When we got into the open bay, the wind was howling fiercely, it began to rain and waves slammed into the side of the boat and washed over the gunwale. The sea was furious. We scrambled to get our life jackets on. The night was black, the rain and salt spray were blinding and I aimed for the far-off light at the boat ramp. It seemed like a world away. Things were grim and a grave feeling of doom tightened like a knot in the pit of my stomach.

As we pushed against the merciless storm, the boat became sluggish. It felt heavy and unresponsive. I looked down to discover the water in the boat was level with the seats. Decoys floated all around us and some were washed overboard. There was too much weight in the stern so I yelled over the roar of the wind and the motor for Bill to move forward. He did, but too far and the bow took a nose dive. We took on more water. “Bail, Bill! Bail!” And bail he did, but it seemed like for every bucket he bailed, we took in two as the boat continued to sink lower in the water while we slowly made headway.

Like a star from the Heavens, the light at the ramp began to shine bigger, brighter. We were almost there. About 30 yards from shore, we were nearly sunk. I cut the motor and the waves shoved us in. The boat hit the ramp and we climbed out. Standing in the surf, we were thankful to be alive. As we drove home, Bill stated simply, “All’s well that ends well.”

I've had a few more close calls over the years, some on the ground and from above with tree stands and small planes, but most of them on the water. Lou Hambly and I nearly had to abandon ship one raw day in May when the boat engine caught fire. The engine died and black smoke began billowing from under the engine cover. With Lou at the ready with the fire extinguisher, I lifted the cover to find the battery cable and wires in flames. Lou put it out just before it caught the fiberglass on fire.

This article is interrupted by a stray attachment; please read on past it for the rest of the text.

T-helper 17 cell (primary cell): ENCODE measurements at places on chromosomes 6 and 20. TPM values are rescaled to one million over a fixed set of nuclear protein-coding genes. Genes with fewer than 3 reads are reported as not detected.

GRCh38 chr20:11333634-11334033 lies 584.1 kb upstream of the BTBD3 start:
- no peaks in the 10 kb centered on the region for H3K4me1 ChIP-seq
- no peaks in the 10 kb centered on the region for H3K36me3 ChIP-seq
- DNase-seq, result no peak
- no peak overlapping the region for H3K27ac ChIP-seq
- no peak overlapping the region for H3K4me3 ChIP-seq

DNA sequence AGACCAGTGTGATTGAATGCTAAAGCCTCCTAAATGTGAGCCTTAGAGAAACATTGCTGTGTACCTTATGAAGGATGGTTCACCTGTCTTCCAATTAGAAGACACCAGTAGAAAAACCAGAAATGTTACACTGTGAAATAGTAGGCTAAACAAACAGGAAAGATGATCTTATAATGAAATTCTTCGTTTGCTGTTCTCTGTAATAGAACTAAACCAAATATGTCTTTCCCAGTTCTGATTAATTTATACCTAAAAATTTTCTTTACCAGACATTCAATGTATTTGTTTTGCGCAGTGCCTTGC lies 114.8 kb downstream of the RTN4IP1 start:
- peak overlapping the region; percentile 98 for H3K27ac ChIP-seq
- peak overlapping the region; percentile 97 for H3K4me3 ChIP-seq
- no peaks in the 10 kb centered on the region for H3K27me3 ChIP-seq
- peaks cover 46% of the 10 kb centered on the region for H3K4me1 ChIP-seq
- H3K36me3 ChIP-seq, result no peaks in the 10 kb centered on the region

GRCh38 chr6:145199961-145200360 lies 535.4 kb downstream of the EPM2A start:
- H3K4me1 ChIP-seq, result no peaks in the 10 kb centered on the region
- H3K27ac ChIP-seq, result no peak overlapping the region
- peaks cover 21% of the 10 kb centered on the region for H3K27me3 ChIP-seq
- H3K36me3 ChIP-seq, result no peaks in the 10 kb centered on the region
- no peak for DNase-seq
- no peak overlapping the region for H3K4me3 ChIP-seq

Several involved ice fishing with Farell Plank, while others embroiled more of those capers on stormy seas. During such harrowing escapades, after reaching safe harbor following a hellacious ride, we would always turn toward the sky, shake a white-knuckled fist and exclaim, “Is that all you got!”

The most recent was this fall when we were checking lobster pots. The marine forecast predicted winds at 15–20 mph. They were 30. It was rough, but not dreadful, until it happened. I thought we were clear of the line from the last pot we checked, but the outboard motor caught it. The line wrapped around the prop, stalling the engine. The prop hadn’t cut the line and we were still tethered to the pot, dead in the water. Instead of the pot dragging along the bottom, it lodged against a rock, anchoring us stern-to the heavy sea, and waves came flooding over the shallow transom.

Farell worked to free the line with the boat hook. I pulled my knife and went to cut it but couldn’t reach. I had only served to add more weight in the stern, making the situation worse. “I’ll get it,” he yelled. I went to the tip of the raised bow platform to help lift the stern. The lower deck was full of water and the boat was sinking as waves continued to flood in. I was preparing to dive in and cut the line just before Farell, a tall man who was up to his knees in seawater, grabbed a bucket and started bailing. As he gained on it, the stern lifted some and I got off the bow to take over bailing as Farell worked to free the line. Finally, we were loose. Saved the pot, too. That was a close one.

I started the engine and as we headed back to the security of the landing, I said, “You know how we shake our fists at the sky and yell ‘is that all you got!’? Let’s not say that anymore.”

Do I have 20 more years of communicating outdoor news, promoting and defending the field sports with rod and gun, bragging about hunters and fishermen, telling their tales and sharing a few of my own? Maybe. I don’t believe 30, but stay tuned. “God watches over children and fools.”

Marc Folco is the outdoor writer for The Standard-Times. Contact him at or through